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Does the DevOps tester really exist? Maybe, with some work

With the DevOps focus on continuous integration and delivery, is there room left for testers? Expert Justin Rohrman makes the case for why testers can still add value.

The companies that go all in on DevOps practices usually deliver software to the customer faster, sometimes more than once a day. The "package" they "install" includes tools that help them build and keep a pulse on software quality, without being inspected by a person. When the build is ready, the system can deploy to production -- in some cases automatically.

There's at least one promise embedded in that system: Testers need not apply. The promise that developers can deliver in a cavalier fashion without being "cowboys," not because of the safety net of humans, but instead because of a safety net in code.

Personally, I still think there is a role for the DevOps tester, or at least a person with deep testing skills.

Where have all the testers gone

If we imagine the host of tools in DevOps like a circus net below a trapeze performer, then the individual tools are the pieces of the net. First, there are the continuous integration (CI) tools that create a new build on every check-in and run some automated checks. There are also tools designed to automatically deploy a new build when it passes tests. And there are all kinds of programming tools to help check work like test-driven development (TDD), behavior-driven development, tools to check the service layer and tools to drive a browser.

Testing does happen there. The programmer has to think of a way her code can fail and test for that. Then when the problem actually happens, she has to investigate why, what the cause is and what a fix might be. But the way these tools are used individually tends to be shallow and comes from a different mindset, a creation mindset.

Let's say a very small check is written to see that the variable for a bid is updated to five when a value of five is submitted. The test is written; the code is written; and from then on out, the focus is to keep that test passing. Development can be risky if I choose only one of those frameworks -- TDD, for example -- to build a product. We would end up with a set of checks, but only from one perspective. Things get interesting when they are layered, though. Even though the checks are simple and maybe shallow, we get to a pretty good place with code quality. Annoying problems like dead on arrival builds and failures from submitting become much less common.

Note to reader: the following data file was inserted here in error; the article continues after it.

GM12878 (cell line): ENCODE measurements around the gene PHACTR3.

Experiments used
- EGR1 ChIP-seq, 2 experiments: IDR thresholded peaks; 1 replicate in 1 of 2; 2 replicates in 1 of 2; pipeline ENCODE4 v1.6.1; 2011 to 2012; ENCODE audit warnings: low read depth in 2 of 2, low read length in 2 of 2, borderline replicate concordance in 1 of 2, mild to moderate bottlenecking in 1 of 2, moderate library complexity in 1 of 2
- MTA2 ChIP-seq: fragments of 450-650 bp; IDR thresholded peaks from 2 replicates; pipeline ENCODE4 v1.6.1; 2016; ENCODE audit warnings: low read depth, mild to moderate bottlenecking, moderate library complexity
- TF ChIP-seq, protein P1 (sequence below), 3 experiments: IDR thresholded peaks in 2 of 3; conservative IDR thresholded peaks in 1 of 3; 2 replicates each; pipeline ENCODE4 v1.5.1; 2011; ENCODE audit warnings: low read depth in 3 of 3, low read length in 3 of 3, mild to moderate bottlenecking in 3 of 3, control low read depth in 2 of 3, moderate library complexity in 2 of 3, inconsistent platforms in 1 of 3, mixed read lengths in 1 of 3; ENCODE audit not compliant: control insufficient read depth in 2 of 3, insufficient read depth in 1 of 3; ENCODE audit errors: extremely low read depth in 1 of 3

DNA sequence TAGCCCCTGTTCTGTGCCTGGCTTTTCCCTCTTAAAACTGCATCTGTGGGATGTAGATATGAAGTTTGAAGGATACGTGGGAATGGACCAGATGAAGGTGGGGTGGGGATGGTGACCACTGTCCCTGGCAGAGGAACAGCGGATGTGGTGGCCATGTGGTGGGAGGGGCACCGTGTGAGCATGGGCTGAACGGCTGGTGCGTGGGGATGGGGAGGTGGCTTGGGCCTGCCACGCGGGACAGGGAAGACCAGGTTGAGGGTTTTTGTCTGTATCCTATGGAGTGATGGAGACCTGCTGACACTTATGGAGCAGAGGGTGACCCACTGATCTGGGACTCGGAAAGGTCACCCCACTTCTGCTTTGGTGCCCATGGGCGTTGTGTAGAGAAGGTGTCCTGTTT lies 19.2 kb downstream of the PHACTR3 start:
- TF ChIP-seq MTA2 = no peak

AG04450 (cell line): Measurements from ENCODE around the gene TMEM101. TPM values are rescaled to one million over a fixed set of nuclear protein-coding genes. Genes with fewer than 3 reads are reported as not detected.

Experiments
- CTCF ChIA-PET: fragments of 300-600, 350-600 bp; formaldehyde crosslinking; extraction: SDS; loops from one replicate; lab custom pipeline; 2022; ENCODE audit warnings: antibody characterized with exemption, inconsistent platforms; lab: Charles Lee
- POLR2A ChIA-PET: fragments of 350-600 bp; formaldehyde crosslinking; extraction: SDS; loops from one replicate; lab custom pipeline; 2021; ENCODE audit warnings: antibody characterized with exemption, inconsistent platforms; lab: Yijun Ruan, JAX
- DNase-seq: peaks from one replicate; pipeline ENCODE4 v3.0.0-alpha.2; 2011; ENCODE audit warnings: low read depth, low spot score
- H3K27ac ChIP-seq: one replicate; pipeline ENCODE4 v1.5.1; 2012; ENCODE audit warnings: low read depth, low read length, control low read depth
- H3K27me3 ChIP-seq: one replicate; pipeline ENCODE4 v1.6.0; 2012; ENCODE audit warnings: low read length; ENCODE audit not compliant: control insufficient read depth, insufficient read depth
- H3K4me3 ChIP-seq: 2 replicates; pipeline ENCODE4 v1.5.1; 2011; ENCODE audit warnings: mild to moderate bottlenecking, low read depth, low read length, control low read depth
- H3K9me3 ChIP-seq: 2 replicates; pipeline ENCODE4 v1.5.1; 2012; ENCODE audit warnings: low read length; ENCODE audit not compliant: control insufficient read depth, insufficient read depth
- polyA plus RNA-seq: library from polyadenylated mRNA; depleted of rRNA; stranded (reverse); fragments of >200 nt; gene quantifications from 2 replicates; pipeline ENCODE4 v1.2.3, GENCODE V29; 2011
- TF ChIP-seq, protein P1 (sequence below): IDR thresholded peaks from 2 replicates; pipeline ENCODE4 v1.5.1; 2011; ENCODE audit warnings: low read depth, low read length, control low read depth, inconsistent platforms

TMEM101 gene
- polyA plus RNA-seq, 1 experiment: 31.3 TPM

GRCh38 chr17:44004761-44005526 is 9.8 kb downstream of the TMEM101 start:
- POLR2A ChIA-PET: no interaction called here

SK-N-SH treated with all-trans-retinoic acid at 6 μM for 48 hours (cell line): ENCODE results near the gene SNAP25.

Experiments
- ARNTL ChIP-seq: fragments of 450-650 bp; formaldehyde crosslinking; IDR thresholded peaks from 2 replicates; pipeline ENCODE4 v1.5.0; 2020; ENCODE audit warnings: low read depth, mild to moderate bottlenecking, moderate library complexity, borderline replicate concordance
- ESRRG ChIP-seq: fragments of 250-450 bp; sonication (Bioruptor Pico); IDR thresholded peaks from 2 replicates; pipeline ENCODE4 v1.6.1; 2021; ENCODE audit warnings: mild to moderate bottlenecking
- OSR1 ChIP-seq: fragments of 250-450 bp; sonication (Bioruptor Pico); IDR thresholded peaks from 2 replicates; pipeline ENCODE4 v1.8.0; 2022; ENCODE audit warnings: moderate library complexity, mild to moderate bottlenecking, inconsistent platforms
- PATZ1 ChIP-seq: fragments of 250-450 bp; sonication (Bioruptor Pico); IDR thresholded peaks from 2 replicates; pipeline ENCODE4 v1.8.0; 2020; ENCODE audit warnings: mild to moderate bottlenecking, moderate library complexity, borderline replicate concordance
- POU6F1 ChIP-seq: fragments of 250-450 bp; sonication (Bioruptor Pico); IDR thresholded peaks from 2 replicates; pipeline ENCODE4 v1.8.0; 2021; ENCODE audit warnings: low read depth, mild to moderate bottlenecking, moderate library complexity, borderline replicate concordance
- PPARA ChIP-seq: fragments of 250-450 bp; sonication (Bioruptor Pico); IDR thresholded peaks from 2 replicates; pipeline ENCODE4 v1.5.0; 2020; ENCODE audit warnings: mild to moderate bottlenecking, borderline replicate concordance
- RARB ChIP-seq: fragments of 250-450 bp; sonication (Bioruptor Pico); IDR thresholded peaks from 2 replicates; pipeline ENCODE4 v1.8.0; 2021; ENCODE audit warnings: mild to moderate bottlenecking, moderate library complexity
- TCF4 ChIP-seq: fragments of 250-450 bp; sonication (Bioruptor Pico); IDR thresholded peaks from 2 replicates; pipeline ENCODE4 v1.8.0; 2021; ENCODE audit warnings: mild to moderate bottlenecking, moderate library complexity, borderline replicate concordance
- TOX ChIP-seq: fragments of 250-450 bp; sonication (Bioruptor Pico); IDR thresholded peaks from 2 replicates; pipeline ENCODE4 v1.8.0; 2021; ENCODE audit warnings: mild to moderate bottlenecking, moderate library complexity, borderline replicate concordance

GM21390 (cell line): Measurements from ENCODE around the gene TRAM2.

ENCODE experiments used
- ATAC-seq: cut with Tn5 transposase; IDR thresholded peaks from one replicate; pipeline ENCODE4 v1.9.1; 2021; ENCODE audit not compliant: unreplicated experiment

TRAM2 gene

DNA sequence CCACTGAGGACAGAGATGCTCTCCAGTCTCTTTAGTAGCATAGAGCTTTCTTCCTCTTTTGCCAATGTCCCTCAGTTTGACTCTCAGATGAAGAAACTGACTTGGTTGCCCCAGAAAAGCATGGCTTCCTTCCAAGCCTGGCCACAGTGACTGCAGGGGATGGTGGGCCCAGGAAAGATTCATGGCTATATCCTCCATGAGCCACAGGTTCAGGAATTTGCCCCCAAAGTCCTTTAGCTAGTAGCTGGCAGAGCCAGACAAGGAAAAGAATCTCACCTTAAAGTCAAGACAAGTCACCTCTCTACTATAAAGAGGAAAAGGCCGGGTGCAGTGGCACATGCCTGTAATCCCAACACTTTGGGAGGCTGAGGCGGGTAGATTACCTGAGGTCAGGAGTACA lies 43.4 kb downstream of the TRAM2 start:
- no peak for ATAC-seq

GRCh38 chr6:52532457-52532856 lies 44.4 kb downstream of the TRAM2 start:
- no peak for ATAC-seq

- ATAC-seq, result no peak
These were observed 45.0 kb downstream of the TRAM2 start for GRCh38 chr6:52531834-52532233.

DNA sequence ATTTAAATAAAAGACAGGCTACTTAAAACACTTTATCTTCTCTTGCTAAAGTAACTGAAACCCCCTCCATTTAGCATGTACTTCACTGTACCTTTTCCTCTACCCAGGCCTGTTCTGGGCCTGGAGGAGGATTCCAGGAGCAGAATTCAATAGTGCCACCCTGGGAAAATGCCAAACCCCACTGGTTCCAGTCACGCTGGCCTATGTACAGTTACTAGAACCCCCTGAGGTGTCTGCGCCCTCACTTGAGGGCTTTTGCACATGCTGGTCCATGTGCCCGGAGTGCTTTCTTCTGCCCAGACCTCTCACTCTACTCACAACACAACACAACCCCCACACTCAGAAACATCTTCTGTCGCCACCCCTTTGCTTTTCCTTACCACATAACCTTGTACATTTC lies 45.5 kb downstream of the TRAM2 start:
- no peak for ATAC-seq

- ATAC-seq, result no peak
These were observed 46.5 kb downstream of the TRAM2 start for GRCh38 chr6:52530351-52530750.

When people get to this place where developers care and code quality isn't terrible, the need for mass inspection -- that army of testers grinding away on the product at the end of every release -- shrinks. We still need DevOps testers, but there may be fewer, and they may be doing some nontraditional things.

The hybrid tester

The companies I see that went the full-automation route have a couple of slots for a hybrid tester, but just a couple. Instead of toiling away in the dark waiting for someone to throw them a new build so they can fire back with bug reports, these hybrid DevOps testers are heavily involved in the technical work. Some of this happens through tester and developer pairing. For example, if a programmer is building a new API endpoint, the tester can act as a sort of backseat driver making course corrections, asking questions and beginning the work of building some automated checks. By the time the programmer is done building the production code, there is some automation that can be added to the CI system that checks the product in a more complete way. In some companies this is done by the two roles pairing all the way through the story, but it's more common that the two split for work and periodically connect.

The benefit here is that together they can find problems in a development environment and save time by getting them fixed before they hit a test environment. Shrinking the number of times code is handed off between people saves some time. There is another benefit in pairing that is the DevOps tester asking questions that a developer focused on creating code -- and maybe not so much on how it could fail -- would have never come up with otherwise.

The other, more technical, side of this is learning a new skill set in programming and using tools that would normally only be used by programmers. Companies making heavy use of DevOps, especially ones that use extreme programming and near constant pairing, might not have a role for a tester that doesn't know how to write code. The programming DevOps tester can jump from helping a production programmer test her changes, to writing code that will automate checking different parts of that code, to working on the CI system. They are more versatile and can work through testing problems at different points in the team.

That is the ideal, but aside from a handful of companies in Silicon Valley, most companies aren't there yet. The talks I hear about at conferences describing layers of automation and awesomeness with no testers are pretty far off from average. Change is definitely coming, though. I am investing in my skills and preparing for the future DevOps tester role.

I think you should be, too.

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